I must tone this down a notch – apologies.
And then let’s get back to trade. Of course, the leavers were promised, ‘no more free-flow of EU workers coming in’, or more bluntly, ‘no more immigrants coming in and taking our British jobs’. Oh, really? Just watch 24-hours in A&E and count the immigrants! Yes, that doctor and that nurse. You want them to go? More fool you, then. But alongside the UK having more control over its borders and the flood of (legal) EU immigrants, voters were also promised that we would still be part of the single market. In other words, we would still have the toll-free, tariff-free flow of goods and services between the 27 countries of the EU. This was always nonsense, this was always delusional. Why would the EU allow the restriction of its people yet keep the UK happy and let it stay in its huge and prosperous single market.? That. Isn’t. Happening. Instead we will have to negotiate a trade agreement at some point (and not now, see above) that will have to be ratified by every national parliament in the EU – that’s 27 parliaments. And you’re hoping it will be a good trade agreement, one that benefits us? Delusional again. What we will get in the way of a trade agreement, and the difficulty therein in obtaining it, will be an example to any doubting Thomas of an EU nation.
I wonder what the history books will say in 50 years time. I know I’d write – what an act of self-harm, what a stupid thing to do.
There are other points and details I shall write about anon. I’ll just say this I understand some of the reasons why people voted Leave. I do. There are good cogent reasons for seeing the EU as a deeply flawed and undemocratic (but we do have MEPs) institution that, for example, perpetuates neoliberal austerity onto its states (Greece?). But show me any large institution that isn’t flawed? Better inside reforming it (if our leaders had that vision which at the ‘mo they don’t) than outside. Because, it’s going to be awfully cold outside.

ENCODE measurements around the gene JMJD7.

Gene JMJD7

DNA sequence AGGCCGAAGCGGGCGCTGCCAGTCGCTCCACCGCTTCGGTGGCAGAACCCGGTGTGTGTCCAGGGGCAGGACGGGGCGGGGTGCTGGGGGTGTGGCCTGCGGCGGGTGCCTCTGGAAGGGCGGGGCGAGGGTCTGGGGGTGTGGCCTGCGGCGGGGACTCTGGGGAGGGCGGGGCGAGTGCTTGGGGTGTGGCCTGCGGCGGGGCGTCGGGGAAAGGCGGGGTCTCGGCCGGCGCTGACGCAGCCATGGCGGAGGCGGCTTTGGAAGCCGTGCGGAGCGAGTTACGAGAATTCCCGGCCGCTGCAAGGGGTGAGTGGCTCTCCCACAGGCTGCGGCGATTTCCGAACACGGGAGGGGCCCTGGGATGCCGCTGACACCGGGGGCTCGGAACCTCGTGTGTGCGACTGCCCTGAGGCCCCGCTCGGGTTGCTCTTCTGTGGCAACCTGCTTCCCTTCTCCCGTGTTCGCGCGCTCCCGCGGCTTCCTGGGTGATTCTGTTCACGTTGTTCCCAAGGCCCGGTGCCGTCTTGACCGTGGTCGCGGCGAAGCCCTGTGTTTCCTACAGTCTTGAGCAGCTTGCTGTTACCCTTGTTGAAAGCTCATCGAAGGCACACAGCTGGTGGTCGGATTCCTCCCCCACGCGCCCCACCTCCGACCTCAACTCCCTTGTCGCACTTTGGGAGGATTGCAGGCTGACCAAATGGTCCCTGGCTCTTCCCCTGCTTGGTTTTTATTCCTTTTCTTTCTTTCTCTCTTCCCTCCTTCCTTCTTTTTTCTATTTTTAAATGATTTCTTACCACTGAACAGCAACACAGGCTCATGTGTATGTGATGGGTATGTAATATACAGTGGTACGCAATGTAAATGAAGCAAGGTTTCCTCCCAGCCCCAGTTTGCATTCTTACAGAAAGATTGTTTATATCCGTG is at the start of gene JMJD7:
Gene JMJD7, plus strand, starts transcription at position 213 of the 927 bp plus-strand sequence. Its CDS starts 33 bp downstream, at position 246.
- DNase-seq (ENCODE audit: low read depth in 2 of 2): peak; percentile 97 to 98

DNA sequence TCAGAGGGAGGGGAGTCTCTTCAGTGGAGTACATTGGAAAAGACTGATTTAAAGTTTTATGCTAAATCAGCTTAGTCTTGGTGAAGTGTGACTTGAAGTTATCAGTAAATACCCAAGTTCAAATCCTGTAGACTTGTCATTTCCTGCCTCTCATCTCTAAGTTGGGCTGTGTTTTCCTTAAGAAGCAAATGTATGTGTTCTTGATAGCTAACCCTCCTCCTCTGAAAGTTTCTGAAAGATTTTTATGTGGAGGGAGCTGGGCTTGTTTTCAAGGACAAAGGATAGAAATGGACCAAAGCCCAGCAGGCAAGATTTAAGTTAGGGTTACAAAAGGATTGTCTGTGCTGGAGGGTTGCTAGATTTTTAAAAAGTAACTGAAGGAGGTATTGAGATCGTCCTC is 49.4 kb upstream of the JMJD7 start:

And I also understand the poorer workers who voted to Leave. I’ve written about this before. These are people who have been misunderstood and ignored by politicians of every party, in both the UK and the US and, as a result, there have been consequences.
What I cannot get to terms with are the voters of middle-England who want to be more English, who go abroad for their holidays, but don’t want any more foreigners in their country, who don’t want Europeans dictating to them, who seem to want to go back to an idealised and unreal 1950s – oh give me strength! These are people I cannot warm to, who I don’t understand, and can I admit, I don’t like.
Theresa May can talk the talk of working and negotiating for us all – well I am one of the 48% who voted to remain. We are a large proportion of this country. And it’s not going the way I want, or like, at all. What a banal and trite statement, that last sentence. In fact, I rage at the way our country is going. And my anger gets stronger as the months pass. I wonder how I’ll feel at the end of the two years we have to negotiate our exit?
Penny Kocher, 30th March 2017